In the past three years, few sectors have undergone a more rapid transformation than health care IT.
When the pandemic hit, the technology backbone supporting health systems strained under unprecedented demands. Health care IT companies were pushed into a new frontier — needing to facilitate a vastly different operating environment for their customers, dealing with surges in claims, billing, staffing, video appointments, vaccine scheduling and many more dynamics.
Health tech companies are now in a unique position to leverage these pandemic-fueled innovation gains to solve the industry’s most intractable problems. Amid shrinking profits, providers and health systems are grappling with staff burnout and a worsening talent crunch.
Payers are contending with an ever-more-complex reimbursement landscape. Employers and consumers are facing rapidly escalating cost burdens. Health care is at a breaking point, but technology — in many cases enriched by AI — may finally be robust enough to provide workable solutions to what’s ailing the sector.
Here are four predictions for where the health care IT industry is headed this year.
AI will take some of the pain out of RCM
RCM, or revenue cycle management, is how providers get paid — and in 2024 we expect to see big improvements in the RCM software market.
The RCM cycle begins when a patient makes an appointment and ends when the provider has collected full payment. Seems relatively simple, but the reality is far more complex with many layers of administrative and clinical tasks, medical coding, claims processing, billing, network authorization, reimbursement rules, payment collection and accounting — across many different stakeholders and different care settings.
This means providers don’t always get paid, or they only collect a portion of their invoices.
With AI, we are already seeing massive improvements in RCM systems, especially around coding and claims processing. With Waystar eyeing the public markets, and fast-growing companies like Fathom deploying AI to radically change facets of RCM (in its case, coding), we expect to see several RCM startups raise significant funds to scale next year.
Health tech will blur the line between employers and insurers
In the United States, more than two-thirds of people receive health insurance through their employers, and 80% of large employers are self-insured. Simply put, this means employers are risk-bearing entities, directly shouldering the cost of health care expenditures.
This year, companies that empower employers to manage the entire end-to-end insurance process — and thus manage the risks — will gain traction. We could even see platforms that enable employers to manage their own provider networks.
These tools will allow employers to keep surging insurance costs in check without sacrificing the benefits employees love.
Value-based payments will get operationalized
For several years, health insurers have been shifting toward value-based payments. Providers are receiving higher payouts for positive patient outcomes instead of only collecting fee-for-service payments. This incentivizes health groups and practices to provide excellent care rather than simply profiting from many return visits and procedures that might not all be necessary.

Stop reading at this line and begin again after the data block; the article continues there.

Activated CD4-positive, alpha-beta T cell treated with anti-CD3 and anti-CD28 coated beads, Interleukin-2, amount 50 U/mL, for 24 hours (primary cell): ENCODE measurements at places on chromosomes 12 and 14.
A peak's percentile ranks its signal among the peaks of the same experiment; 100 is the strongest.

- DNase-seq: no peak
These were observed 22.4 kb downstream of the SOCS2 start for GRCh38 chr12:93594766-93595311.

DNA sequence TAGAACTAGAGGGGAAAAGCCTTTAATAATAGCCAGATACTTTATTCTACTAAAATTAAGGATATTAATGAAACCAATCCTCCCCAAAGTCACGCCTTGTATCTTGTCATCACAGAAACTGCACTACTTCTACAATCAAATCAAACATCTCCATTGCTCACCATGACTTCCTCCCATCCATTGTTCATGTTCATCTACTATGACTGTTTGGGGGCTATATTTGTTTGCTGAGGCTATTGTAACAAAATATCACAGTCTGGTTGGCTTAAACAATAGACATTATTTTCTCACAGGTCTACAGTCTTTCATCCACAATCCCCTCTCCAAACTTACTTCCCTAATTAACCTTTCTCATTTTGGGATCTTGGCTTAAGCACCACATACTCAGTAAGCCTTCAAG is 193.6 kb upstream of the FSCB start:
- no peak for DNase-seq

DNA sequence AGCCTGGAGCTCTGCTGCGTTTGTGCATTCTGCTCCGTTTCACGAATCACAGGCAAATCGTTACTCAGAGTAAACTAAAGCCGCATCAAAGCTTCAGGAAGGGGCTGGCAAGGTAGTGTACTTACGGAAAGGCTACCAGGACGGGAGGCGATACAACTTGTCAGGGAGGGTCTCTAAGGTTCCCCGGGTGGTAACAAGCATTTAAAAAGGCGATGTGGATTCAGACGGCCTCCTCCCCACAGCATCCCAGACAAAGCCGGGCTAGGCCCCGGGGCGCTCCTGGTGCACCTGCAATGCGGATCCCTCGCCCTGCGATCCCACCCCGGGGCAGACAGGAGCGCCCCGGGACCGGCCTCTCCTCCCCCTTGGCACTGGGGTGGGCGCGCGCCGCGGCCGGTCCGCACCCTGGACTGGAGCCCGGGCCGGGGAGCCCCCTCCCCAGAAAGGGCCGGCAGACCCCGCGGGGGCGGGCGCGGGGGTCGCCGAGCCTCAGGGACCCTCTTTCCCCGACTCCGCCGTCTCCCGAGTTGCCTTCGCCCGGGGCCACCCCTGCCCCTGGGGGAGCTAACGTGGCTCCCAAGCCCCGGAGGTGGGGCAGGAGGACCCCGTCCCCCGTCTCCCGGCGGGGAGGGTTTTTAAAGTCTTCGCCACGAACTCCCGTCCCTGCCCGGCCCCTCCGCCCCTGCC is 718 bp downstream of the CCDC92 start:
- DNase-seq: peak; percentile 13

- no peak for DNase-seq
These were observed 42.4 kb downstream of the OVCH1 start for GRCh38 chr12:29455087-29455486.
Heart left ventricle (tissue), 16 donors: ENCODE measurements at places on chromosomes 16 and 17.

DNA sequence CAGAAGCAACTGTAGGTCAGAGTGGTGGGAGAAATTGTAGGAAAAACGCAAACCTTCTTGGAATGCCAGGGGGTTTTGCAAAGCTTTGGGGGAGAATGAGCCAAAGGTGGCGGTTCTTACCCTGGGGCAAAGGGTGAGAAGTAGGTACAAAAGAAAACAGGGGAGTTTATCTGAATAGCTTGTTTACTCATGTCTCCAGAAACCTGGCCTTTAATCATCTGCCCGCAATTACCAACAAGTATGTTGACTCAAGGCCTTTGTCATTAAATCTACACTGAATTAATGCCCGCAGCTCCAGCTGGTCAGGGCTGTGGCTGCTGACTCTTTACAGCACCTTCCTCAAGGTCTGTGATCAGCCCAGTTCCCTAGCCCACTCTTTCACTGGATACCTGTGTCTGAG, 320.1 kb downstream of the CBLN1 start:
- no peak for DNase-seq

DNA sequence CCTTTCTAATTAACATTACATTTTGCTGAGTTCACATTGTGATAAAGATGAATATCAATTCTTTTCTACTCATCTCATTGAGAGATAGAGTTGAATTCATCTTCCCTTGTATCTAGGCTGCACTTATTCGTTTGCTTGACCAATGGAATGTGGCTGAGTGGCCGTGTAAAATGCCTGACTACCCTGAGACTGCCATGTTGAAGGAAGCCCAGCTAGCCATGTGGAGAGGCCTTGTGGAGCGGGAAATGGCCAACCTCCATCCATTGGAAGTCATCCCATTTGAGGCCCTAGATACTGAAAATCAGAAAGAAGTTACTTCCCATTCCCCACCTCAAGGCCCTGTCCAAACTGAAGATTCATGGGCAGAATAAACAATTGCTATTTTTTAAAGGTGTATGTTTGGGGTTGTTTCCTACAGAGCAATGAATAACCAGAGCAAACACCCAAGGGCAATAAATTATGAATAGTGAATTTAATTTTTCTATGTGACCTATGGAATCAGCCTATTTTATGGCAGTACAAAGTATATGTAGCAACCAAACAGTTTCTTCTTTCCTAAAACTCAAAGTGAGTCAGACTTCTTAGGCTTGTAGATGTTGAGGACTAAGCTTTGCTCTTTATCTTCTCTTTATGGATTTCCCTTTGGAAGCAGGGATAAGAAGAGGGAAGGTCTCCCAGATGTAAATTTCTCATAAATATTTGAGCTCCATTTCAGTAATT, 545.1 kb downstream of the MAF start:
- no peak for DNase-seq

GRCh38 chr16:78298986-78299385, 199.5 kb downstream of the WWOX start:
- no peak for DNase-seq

In 2024, we will see startups leverage AI to provide both payers and providers with tools to set and measure patient objectives, and to be fairly compensated for positive outcomes.
AI can analyze millions of patient records, diagnoses, treatment plans and outcomes — comparing these data points against procedure costs — to aid in the payment coordination between payers and providers. And startups could also emerge to manage the value-based revenue cycle, paying out agreed-upon sums when patient milestones are met.
AI-assisted clinical decisioning will become the norm
Overworked doctors and nurses were early-adopters of AI, using it for everything from taking notes to image-reading to diagnosis recommendations. In 2024, we will see far more AI-assisted applications enter the health care realm.
The next wave of AI adoption will move into clinical decision-making, such as enhancing remote patient-monitoring.
AI applications will emerge that meet stringent privacy requirements. In health care, more than any other sector, today’s black-box AI will instead make way for transparent and auditable systems.
In 2024, health tech companies have the potential to accelerate innovation gains born during the pandemic to enact lasting change. With AI at their backs, health care IT companies may finally be able to fix some of the fragmentation and frustration so prevalent in the health care industry.
Alex Mason is a partner at FTV Capital, where he leads investments in health care and enterprise technology. His current investments and board seats include 6 Degrees Health, Agiloft, CloudFactory and Luma Health. Prior to joining FTV, Mason was a managing director at Carrick Capital Partners.
Justin Levine is a senior associate at FTV with investment responsibilities in health care and enterprise technology and services. Prior to joining FTV, Levine was an investment banking analyst at Guggenheim Partners in the technology, media and telecommunications group.
Illustration: Dom Guzman
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